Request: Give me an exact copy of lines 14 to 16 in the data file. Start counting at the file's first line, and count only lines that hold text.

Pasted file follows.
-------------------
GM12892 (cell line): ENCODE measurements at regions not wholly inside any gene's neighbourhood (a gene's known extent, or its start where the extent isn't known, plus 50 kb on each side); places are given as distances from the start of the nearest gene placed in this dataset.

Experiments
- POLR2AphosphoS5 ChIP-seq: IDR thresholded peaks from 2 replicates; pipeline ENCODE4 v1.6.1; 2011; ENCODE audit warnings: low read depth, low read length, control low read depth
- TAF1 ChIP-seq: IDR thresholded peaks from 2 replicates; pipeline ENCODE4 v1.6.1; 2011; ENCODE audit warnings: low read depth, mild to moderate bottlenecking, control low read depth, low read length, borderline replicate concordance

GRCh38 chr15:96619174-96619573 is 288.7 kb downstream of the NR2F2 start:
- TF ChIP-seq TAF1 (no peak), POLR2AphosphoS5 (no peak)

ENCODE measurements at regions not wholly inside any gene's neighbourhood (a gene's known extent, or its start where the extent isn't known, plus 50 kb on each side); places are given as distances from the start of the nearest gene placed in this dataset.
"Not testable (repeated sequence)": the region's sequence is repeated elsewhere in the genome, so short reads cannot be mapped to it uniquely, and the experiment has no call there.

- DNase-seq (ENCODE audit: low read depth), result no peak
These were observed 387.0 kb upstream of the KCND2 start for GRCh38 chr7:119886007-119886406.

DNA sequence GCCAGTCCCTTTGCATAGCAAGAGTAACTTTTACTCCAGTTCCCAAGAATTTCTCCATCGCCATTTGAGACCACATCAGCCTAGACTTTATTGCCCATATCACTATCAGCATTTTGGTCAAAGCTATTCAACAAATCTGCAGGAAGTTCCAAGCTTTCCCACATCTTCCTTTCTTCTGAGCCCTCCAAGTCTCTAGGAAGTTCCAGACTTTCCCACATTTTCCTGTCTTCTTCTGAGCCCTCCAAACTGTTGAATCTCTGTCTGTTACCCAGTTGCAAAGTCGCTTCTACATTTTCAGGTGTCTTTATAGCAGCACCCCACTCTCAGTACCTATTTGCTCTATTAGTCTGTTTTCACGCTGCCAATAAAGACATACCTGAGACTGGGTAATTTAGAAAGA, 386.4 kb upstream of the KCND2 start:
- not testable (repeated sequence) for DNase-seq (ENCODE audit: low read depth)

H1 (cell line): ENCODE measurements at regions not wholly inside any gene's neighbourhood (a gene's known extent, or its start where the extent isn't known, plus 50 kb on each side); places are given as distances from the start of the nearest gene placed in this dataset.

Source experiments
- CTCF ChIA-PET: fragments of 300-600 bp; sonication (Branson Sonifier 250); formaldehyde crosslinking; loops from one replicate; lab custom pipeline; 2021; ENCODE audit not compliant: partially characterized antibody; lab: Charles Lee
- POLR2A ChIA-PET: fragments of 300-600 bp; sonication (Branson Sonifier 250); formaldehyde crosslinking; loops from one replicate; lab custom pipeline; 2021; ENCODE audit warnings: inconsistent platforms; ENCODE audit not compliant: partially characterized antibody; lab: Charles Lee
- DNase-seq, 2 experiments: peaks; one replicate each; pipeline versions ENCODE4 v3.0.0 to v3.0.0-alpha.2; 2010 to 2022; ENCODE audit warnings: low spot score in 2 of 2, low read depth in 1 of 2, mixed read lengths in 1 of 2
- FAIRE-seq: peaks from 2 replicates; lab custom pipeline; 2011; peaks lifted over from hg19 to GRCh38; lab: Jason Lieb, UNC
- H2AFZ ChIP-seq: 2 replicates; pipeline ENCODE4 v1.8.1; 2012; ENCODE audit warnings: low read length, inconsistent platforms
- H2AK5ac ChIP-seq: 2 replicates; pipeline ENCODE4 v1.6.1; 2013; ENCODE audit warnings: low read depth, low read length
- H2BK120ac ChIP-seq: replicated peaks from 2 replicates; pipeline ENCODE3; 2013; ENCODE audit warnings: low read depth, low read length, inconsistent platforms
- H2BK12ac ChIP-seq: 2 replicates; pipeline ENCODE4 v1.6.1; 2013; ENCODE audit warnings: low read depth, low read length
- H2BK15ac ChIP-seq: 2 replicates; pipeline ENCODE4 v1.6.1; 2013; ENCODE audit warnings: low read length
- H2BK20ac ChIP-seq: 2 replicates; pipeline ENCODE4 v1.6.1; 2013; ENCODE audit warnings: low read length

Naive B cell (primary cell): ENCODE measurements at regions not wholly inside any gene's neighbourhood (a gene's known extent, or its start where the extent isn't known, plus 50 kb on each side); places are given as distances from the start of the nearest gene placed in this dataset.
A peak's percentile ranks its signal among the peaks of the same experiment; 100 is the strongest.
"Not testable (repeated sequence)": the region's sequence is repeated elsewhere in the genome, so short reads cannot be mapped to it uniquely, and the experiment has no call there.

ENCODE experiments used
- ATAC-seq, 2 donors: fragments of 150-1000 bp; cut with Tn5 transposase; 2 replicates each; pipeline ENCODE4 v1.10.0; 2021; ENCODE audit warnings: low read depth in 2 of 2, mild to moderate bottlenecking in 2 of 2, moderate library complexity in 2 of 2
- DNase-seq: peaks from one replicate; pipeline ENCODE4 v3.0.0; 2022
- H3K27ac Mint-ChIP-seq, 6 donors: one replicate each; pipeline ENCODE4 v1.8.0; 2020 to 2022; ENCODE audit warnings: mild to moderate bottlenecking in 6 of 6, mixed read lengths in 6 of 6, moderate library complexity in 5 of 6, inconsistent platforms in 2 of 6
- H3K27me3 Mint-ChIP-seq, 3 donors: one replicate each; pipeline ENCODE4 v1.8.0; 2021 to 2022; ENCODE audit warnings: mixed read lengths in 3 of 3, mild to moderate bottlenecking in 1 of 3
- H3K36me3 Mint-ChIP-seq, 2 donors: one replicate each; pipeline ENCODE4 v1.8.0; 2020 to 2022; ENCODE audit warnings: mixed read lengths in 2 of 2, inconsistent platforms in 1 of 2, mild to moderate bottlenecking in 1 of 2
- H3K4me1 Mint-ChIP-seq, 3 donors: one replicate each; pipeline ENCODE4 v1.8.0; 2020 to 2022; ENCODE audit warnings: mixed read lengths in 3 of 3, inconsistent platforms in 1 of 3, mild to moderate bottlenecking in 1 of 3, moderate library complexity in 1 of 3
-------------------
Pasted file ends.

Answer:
Source experiments
- CTCF ChIA-PET: fragments of 300-600 bp; sonication (Branson Sonifier 250); formaldehyde crosslinking; loops from one replicate; lab custom pipeline; 2021; ENCODE audit not compliant: partially characterized antibody; lab: Charles Lee
- POLR2A ChIA-PET: fragments of 300-600 bp; sonication (Branson Sonifier 250); formaldehyde crosslinking; loops from one replicate; lab custom pipeline; 2021; ENCODE audit warnings: inconsistent platforms; ENCODE audit not compliant: partially characterized antibody; lab: Charles Lee